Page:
Published by Atria on 07/17/2018
Quinn and Graham's perfect love is threatened by their imperfect marriage. The memories, mistakes, and secrets that they have built up over the years are now tearing them apart. The one thing that could save them might also be the very thing that pushes their marriage beyond the point of repair.
All Your Perfects is a profound novel about a damaged couple whose potential future hinges on promises made in the past. This is a heartbreaking page-turner that asks: Can a resounding love with a perfect beginning survive a lifetime between two imperfect people?
I read All Your Perfects straight through, in one sitting, without stopping. I consider reading a book “in one sitting” if it’s over a very short period of time, even if there’s some breaks in there. This may be the first time I’ve ever truly read a book in one sitting.
I couldn’t stop reading. I had to know what happened. I kept thinking that if only I kept reading, I’d get past the pain, I’d get some answers, I’d have some inkling that there was certainly a happy ending. And the next thing I knew, I was done.
This was the first time that I was kind of upset with myself for not reading the synopsis. Although, I think that if I had, I may not have had the courage to read the book at all, and while it was far from easy, I’m still glad that I did.
Colleen Hoover is an excellent writer, and this book was no exception. Something about the way she writes rarely fails to evoke emotion from me. I started crying around 30% and feel like I cried until the last page. I kept crying even after it was over. I’ll admit, I think a large part of the reason why is because there were some things in the book that hit a little too close to home for me, and it was painful to experience those feelings again. But even without that, this is a very emotionally charged book.
But I think it also carries an important message. Life is rarely how you imagine it will be. You can dream and plan and prepare as much as you want, but life doesn’t always go the way you expect it to. For some, it might be small things, for others, it might be in much larger ways. But in most cases, and certainly in mine, it doesn’t make that life any less beautiful.
I can imagine that this book will be incredibly hard for some people to read. I don’t like spoilers, I don’t particularly care for trigger warnings, and I won’t give them to you. But if you are especially sensitive to certain subject matter, I would seek out some information on at least a couple of the issues addressed in this book before you decide to read it. Or at the very least, emotionally prepare yourself before you start it.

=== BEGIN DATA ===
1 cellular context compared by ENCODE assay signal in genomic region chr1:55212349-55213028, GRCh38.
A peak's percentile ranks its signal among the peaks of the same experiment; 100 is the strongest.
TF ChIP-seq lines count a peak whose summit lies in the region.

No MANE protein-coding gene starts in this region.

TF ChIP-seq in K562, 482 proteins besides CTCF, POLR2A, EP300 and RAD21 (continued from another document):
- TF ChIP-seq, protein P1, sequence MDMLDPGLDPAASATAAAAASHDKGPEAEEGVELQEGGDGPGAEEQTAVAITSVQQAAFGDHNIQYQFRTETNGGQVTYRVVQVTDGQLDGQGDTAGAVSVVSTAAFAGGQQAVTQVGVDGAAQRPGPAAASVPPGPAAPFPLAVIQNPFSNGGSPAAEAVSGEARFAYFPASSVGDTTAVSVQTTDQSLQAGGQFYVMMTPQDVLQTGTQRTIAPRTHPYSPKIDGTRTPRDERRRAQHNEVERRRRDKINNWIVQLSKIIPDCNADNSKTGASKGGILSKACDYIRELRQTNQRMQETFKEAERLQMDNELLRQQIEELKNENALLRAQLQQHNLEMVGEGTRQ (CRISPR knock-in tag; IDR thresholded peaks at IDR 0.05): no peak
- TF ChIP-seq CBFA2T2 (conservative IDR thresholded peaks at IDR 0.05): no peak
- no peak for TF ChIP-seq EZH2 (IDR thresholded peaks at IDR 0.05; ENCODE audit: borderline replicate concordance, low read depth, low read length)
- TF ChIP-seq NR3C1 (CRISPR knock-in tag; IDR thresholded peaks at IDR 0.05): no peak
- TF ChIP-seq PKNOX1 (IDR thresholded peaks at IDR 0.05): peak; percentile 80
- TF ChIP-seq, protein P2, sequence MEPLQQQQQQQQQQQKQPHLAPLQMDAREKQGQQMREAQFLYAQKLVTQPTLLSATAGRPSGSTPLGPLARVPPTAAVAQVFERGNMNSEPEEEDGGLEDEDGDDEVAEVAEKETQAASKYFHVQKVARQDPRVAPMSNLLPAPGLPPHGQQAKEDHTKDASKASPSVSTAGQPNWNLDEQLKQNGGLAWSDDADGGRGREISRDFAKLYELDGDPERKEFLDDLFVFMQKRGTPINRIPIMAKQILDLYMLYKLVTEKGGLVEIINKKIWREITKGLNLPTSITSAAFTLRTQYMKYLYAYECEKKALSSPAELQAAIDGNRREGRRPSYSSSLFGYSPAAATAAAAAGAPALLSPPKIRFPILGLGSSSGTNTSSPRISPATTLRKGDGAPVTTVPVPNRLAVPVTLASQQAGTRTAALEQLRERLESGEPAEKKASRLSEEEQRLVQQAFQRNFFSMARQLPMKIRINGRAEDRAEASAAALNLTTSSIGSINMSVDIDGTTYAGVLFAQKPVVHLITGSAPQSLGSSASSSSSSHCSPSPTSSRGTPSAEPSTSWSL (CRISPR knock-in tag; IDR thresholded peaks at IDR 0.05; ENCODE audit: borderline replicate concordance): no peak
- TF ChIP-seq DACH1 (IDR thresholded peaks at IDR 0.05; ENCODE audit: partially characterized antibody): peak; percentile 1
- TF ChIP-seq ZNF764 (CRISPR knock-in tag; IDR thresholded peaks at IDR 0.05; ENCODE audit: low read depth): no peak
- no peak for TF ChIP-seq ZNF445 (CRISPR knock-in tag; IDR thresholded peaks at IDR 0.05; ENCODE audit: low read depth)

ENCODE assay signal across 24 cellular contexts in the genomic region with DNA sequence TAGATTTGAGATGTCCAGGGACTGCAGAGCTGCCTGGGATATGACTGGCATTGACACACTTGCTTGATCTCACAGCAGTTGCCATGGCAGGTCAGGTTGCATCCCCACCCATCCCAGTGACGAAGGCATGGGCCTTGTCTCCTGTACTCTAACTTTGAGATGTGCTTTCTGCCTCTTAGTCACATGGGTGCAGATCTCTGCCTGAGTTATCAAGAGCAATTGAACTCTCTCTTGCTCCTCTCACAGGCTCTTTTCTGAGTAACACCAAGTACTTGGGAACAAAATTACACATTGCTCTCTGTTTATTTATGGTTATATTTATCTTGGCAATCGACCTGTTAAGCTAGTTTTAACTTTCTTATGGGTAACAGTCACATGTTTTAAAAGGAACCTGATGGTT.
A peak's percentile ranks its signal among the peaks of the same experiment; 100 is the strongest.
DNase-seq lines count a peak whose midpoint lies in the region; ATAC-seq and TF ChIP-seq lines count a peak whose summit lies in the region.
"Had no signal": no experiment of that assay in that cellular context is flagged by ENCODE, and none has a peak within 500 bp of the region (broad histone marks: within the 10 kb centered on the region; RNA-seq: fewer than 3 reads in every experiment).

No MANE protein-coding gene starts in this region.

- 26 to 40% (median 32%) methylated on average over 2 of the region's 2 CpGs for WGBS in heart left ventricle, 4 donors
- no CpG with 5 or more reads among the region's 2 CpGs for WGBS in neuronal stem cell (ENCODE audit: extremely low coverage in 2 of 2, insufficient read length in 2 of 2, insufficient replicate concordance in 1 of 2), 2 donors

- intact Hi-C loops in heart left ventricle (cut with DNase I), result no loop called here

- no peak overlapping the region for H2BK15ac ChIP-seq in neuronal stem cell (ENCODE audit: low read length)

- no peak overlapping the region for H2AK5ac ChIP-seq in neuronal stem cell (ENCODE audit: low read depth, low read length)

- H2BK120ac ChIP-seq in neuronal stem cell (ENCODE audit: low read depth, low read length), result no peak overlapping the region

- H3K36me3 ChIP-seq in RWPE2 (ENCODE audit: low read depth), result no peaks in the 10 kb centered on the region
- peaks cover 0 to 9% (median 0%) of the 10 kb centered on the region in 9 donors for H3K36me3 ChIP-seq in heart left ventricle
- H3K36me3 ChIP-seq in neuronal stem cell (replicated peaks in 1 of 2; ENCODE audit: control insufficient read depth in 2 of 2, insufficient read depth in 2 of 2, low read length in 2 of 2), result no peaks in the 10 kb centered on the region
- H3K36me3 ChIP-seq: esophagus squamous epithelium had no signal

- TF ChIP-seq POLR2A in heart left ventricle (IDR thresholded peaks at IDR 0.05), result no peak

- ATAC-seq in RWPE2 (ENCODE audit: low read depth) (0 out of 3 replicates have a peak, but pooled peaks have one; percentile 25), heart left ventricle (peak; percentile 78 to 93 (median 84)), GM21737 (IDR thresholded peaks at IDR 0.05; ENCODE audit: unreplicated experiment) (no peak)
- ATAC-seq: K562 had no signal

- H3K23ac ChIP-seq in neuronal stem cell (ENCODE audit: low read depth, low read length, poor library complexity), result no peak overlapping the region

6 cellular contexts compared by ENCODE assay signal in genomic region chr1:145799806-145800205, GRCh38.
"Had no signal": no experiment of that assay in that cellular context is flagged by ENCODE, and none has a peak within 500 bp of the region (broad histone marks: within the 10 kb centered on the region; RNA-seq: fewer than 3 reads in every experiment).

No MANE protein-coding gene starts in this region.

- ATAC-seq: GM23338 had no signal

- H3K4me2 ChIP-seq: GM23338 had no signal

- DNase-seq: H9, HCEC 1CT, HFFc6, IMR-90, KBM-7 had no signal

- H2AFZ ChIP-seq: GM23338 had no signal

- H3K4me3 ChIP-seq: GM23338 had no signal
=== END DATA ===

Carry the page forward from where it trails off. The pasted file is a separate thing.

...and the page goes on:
Just know that I really do think this is a book worth reading. There’s a lot of beauty within the pages, even amongst the pain and heartache. It’s not like other Colleen Hoover books that I’ve read. It’s not quite as quirky as she normally can be, but I actually enjoyed that. Guard your heart, then read this book.
I really have to agree with Tara here. While this is not really a dual review, shes expressed many of the same reactions I had to this story.
All Your Perfects is told in an alternating past/present narrative, which I normally do not enjoy. However, Hoover’s choice here is an important one that I came to understand and respect. As the plot advances, the present chapters become increasingly more difficult to read and the characters nearly unlikable. When they would end, I felt sweet relief. And when the past chapters, full of the beautiful parts of the way a relationship begins and develops, I started to feel anxious because I knew the next chapter would be a mess. This flip/flop really moved the story forward and the emotional up and down made for an engaging reading experience, one I’ve not had from a Hoover book in some time.
Many important themes can be found throughout. Love and sacrifice, self-preservation, family, honesty, parenthood, among many others. The story is full of powerful and memorable sentiments without being inauthentic or pushy. I could connect to these messages, and found myself even recreating my own paradigms about what a marriage should be. (I have a master’s. Let me use words like paradigm, okay?)
Can I say I hate cover though? It is truly terrible. It is completely off the mark and does absolutely nothing to highlight this powerful and thought provoking story.
I have no doubt that CoHo fans will rank All Your Perfects at the top of their “CoHo Favorites” list. It is well deserving of its recent accolades and I encourage you to grab a copy for yourself.